It was churchtime Sunday morning. I religiously pulled out my aging Power Book at the Starbucks after puring my brown libation into the receptacle beneath the carved silver goddess of the sea, stirring in just enough cream to take the edge off. There were a few couples, and a handful of solo fellow worshipers. Each of them actively accompanied by their electronic companions ~ looking longingly at them, stroking them gently, like lovers.
My iPhone got jacked out of my car last week. Mistakenly left her alone for one night in my complex’s garage and the evildoers abducted her. They broke the big, expensive window. Is there no honor amongst thieves these days? Called AT&T. No upgrade til June. So I am using this lame flip with a keypad the size of my left thumb. I had to grow nails to be able to push the buttons. All day, I’m missing my friend…
Wow ~ do I really feel like I lost a friend? Answer — Yes. It is crazy.
My daughter, 13, just walked in to meet me. In typical teen style she plops down across from me, without saying hello, pulls out her laptop. 2 minutes later she is leaning her head over our touching laptop screens demanding, at the far boarder of frustration, “I NEED INTERNET”, cause she can’t get her newly purchased Starbucks card to give up the web. Its a beautiful day, and here we sit ~ tethered to these machines.
How did these machines push their way past human relationship for the number one seat?
Michael invited me down to a latin jazz performance the other night. He was with a couple friends ~ grown-ups. Mid conversation, one was texting incessantly under the table like a schoolgirl in her desk as if we couldn’t see, saying, “this is rude, isn’t it?” She didn’t stop.
I heard Larry King once describe the hardest part of quitting his addiction to smoking was that it felt like loosing his best friend. He said butts are right there keeping you company when you want to be alone, they act like your wingman, keeping you feelin’ “Kool” when you are in public, and are the perfect partner for a drink or a cup of coffee. As smoking has been banished from our living and working spaces, our portable d-vices have become the new cigarettes ~ and it seems we are all having click-fits.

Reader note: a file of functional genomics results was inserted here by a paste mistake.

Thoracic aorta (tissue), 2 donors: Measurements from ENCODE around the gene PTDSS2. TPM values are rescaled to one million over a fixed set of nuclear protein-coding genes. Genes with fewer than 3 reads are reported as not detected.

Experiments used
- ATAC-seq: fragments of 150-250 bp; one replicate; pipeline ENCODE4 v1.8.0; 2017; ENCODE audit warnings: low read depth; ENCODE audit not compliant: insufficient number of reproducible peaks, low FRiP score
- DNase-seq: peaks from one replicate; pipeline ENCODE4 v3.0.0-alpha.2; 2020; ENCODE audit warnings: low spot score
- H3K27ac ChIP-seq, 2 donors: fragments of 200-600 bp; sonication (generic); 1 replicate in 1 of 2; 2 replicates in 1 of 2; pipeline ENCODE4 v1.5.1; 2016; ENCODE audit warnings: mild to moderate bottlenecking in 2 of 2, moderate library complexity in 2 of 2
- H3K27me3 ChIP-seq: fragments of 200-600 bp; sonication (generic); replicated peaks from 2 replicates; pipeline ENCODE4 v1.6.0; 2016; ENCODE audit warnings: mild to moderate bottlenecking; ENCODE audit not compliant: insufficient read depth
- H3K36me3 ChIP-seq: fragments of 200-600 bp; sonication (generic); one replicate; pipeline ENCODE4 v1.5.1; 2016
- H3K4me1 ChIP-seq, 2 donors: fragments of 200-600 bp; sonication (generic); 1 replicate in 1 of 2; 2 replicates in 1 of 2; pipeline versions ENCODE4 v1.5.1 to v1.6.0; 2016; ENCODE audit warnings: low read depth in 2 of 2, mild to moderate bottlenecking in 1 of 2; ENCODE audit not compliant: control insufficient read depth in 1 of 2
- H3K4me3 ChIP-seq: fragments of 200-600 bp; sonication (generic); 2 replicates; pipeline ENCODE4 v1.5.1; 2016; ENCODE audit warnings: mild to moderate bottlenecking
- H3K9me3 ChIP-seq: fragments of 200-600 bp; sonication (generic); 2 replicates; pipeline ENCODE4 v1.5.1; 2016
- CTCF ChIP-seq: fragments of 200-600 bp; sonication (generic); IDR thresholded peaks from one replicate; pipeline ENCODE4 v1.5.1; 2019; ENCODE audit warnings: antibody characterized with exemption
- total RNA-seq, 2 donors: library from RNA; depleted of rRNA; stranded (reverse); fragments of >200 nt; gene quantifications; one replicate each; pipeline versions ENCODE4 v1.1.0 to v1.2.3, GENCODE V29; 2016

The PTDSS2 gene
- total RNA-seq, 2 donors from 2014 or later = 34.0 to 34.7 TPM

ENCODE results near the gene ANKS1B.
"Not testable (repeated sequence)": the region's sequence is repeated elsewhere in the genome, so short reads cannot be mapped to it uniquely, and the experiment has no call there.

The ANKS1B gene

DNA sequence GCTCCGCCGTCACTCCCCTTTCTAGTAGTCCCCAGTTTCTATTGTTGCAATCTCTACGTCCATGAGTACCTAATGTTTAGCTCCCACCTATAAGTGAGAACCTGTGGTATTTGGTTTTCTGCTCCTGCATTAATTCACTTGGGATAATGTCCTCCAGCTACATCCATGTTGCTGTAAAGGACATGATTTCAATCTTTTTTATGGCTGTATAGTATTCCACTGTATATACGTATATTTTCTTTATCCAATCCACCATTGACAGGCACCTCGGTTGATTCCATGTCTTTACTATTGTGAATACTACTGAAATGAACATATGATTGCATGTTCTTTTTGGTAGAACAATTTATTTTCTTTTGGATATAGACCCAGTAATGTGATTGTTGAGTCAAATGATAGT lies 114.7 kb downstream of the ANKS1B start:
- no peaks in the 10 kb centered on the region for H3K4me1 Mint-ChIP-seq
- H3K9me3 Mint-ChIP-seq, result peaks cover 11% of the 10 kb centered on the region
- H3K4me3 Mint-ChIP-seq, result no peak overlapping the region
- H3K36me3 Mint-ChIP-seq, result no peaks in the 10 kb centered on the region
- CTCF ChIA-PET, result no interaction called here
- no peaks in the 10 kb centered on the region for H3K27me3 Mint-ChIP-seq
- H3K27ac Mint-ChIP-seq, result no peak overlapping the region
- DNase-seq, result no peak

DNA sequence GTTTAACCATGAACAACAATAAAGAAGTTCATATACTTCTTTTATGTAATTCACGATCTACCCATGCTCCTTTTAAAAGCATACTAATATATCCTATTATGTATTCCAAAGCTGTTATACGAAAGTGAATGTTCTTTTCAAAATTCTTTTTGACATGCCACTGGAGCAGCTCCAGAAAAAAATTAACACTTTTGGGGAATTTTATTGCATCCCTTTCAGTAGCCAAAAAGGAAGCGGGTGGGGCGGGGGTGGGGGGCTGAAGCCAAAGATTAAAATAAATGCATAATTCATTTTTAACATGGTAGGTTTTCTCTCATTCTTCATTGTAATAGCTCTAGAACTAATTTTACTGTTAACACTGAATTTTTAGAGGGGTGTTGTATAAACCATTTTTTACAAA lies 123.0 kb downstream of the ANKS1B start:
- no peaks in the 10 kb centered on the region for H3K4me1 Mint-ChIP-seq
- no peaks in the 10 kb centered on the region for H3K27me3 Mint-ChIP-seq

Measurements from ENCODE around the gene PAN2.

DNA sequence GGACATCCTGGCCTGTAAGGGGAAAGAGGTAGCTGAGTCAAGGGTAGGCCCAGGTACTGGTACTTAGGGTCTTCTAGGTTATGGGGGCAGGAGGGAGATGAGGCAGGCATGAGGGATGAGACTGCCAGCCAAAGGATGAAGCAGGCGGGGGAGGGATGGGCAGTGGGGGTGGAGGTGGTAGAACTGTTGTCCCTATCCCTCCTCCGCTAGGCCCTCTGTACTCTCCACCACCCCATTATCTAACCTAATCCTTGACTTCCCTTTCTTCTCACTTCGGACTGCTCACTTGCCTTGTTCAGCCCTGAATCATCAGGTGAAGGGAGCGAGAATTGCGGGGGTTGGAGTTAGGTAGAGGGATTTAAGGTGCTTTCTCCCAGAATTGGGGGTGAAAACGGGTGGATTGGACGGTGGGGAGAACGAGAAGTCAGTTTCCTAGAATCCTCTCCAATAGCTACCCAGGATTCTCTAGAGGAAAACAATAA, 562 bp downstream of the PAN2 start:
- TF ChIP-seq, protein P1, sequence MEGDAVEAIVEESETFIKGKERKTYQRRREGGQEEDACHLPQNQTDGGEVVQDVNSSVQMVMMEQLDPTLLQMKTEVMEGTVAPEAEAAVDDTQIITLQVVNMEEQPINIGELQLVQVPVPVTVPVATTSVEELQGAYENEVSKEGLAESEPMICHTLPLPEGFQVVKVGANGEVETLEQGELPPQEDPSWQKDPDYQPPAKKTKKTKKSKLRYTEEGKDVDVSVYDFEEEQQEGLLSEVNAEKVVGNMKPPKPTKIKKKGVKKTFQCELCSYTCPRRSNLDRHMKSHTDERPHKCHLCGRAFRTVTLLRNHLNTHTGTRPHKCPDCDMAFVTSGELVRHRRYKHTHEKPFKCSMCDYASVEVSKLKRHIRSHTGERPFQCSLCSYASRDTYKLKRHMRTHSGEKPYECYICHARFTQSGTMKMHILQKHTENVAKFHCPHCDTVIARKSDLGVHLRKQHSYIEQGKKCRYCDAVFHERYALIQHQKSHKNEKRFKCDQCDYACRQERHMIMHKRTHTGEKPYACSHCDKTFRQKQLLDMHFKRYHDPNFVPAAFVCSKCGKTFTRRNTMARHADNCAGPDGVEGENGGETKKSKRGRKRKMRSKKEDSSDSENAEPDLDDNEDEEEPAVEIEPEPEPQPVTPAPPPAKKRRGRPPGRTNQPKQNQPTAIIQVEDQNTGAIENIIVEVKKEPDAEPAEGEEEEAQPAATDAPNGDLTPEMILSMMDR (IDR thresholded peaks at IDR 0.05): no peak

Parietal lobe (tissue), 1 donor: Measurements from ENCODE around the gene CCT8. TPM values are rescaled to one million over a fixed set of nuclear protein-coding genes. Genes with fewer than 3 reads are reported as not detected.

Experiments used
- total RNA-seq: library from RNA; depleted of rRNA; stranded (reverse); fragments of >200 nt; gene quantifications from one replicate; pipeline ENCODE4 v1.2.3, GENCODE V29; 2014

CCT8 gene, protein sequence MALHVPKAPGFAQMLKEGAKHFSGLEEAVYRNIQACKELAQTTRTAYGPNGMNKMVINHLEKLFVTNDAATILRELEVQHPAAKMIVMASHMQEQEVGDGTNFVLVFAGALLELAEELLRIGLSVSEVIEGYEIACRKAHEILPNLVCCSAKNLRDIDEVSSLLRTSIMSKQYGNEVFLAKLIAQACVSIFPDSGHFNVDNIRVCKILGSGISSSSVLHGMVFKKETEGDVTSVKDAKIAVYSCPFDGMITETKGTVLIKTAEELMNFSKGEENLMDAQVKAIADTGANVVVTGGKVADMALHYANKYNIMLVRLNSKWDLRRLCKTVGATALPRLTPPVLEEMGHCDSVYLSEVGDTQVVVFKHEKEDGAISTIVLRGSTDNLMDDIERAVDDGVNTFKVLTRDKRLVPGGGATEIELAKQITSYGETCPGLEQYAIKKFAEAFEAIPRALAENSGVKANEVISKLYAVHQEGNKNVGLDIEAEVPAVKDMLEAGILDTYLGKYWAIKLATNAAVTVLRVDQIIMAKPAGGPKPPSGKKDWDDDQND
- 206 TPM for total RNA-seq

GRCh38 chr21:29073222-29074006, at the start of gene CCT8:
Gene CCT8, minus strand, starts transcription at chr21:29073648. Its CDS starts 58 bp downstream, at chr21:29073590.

I am struggling not to replace my iPhone. Not even because there is a new one coming out in a minute. I don’t like the hold it has on me. I haven’t had a drag in a decade for the same reason. Still love em both.
At the same latin jazz show, the sister with the phone said that she was a “military intelligence” pro, soon to be working in “Northern Virginia”. I asked what she will be doing hoping this would be my first encounter with a real spy ~ at least that I know of. Turns out she will be amongst those to decide which countries get the new 83 Million dollar stealth jet that can take of and land anywhere like a helo.
Wow ~ what goes into a decision like that?
Her proud response ~ “Five years of training.” Comforting. I told her I was glad that a woman was making that decision, particularly one with a 1-year-old child. I asked her to include him, and every other child on the planet, as she parses the equation.
Daniel J Gerstle, founder of Helo Magazine, informed me that helo is what they call choppers in the world of relief work. Not sure if it’s pronounced “hell-o” or “heal-o”. Guess that depends on which application we are referring to. Won’t it be lovely when healing is the only application of our most elegant and efficient technologies.
At what point do machines deserve to be treated as our friends?
My emerging answer: When they give life rather than taking from it. I’m out of this cell ~ going to hang with my beautiful daughter on this lovely day. Leaving you with some peaceful green from the Helo crew…